As evident from the forms of social organization already attained, the precolonial inhabitants of the Philippine archipelago had an internal basis for further social development. In either barangay or sultanate, there was a certain mode of production which was bound to develop further until it would wear out and be replaced with a new one. There were definite classes whose struggle was bound to bring about social development. As a matter of fact, the class struggle within the barangay was already getting extended into interbarangay wars. The barangay was akin to the Greek city-state in many respects and the sultanate to the feudal commonwealth of other countries.
The people had developed extensive agricultural fields. In the plains or in the mountains, the people had developed irrigation systems. The Ifugao rice terraces were the product of the engineering genius of the people; a marvel of 12,000 miles if strung end-to-end. There were livestock-raising, fishing and brewing of beverages. Also there were mining, the manufacture of metal implements, weapons and ornaments, lumbering, shipbuilding and weaving. The handicrafts were developing fast. Gunpowder had also come into use in warfare. As far north as Manila, when the Spaniards came, there was already a Muslim community which had cannons in its weaponry.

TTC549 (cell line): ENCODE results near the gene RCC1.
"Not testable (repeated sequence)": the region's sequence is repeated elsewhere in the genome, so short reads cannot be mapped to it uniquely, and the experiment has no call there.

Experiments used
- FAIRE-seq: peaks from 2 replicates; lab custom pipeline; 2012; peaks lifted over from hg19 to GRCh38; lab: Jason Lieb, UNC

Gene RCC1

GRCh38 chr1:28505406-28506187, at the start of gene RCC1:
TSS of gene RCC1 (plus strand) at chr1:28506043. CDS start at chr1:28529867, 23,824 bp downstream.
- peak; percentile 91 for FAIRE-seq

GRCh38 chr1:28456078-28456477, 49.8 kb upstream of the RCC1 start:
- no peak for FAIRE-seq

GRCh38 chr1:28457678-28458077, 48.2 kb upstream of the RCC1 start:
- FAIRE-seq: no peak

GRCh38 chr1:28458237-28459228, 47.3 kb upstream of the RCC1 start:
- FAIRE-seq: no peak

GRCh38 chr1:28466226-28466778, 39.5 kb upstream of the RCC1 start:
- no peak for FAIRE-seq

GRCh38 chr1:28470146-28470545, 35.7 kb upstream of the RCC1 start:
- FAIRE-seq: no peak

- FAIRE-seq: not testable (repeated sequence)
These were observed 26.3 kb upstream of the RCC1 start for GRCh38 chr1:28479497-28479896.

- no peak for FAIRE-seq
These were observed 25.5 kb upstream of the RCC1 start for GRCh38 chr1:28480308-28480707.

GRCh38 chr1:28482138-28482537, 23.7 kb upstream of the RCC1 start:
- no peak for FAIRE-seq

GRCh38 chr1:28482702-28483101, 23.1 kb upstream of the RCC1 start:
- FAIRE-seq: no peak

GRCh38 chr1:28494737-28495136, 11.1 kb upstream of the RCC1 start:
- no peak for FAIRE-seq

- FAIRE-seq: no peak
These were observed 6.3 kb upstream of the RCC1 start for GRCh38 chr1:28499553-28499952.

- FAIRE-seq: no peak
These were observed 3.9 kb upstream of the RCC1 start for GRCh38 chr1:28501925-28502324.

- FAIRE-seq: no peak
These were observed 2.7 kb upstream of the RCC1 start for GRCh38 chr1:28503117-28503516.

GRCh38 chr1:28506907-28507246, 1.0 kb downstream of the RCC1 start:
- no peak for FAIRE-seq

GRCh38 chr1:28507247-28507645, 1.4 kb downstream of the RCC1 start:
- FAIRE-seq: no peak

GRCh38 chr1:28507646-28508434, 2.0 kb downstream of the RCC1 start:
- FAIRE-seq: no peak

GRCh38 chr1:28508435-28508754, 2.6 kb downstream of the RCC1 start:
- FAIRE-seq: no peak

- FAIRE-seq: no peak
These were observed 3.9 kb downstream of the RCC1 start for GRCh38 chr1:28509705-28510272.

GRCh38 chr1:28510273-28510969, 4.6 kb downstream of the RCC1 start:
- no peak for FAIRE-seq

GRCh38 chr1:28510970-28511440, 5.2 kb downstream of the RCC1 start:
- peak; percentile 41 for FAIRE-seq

The ruling classes made use of arms to maintain the social system, to assert their independence from other barangays or to repel foreign invaders. Their jurisprudence would still be borne out today by the so-called Code of Kalantiyaw and the Muslim laws. These were touchstones of their culture. There was a written literature which included epics, ballads, riddles and verse-sayings; various forms and instruments of music and dances; and art works that included well-designed bells, drums, gongs, shields, weapons, tools, utensils, boats, combs, smoking pipes, lime tubes and baskets. The people sculpted images from wood, bone, ivory, horn or metals. In areas where anito worship and polytheism prevailed, the images of flora and fauna were imitated, and in the areas where the Muslim faith prevailed, geometric and arabesque designs were made. Morga's Sucesos de las Islas Filipinas, a record of what the Spanish conquistadores came upon, would later be used by Dr. Jose Rizal as testimony to the achievement of the indios in precolonial times.
There was interisland commerce ranging from Luzon to Mindanao and vice-versa. There were extensive trade relations with neighboring countries like China, Indochina, North Borneo, Indonesia, Malaya, Japan and Thailand. Traders from as far as India and the Middle East vied for commerce with the precolonial inhabitants of the archipelago. As early as the 9th century, Sulu was an important trading emporium where trading ships from Cambodia, China and Indonesia converged. Arab traders brought goods from Sulu to the Chinese mainland through the port of Canton. In the 14th century, a large fleet of 60 vessels from China anchored at Manila Bay, Mindoro and Sulu. Previous to this, Chinese trading junks had been intermittently sailing into various points of the Philippine shoreline. The barter system was employed or gold and metal gongs were used as medium of exchange.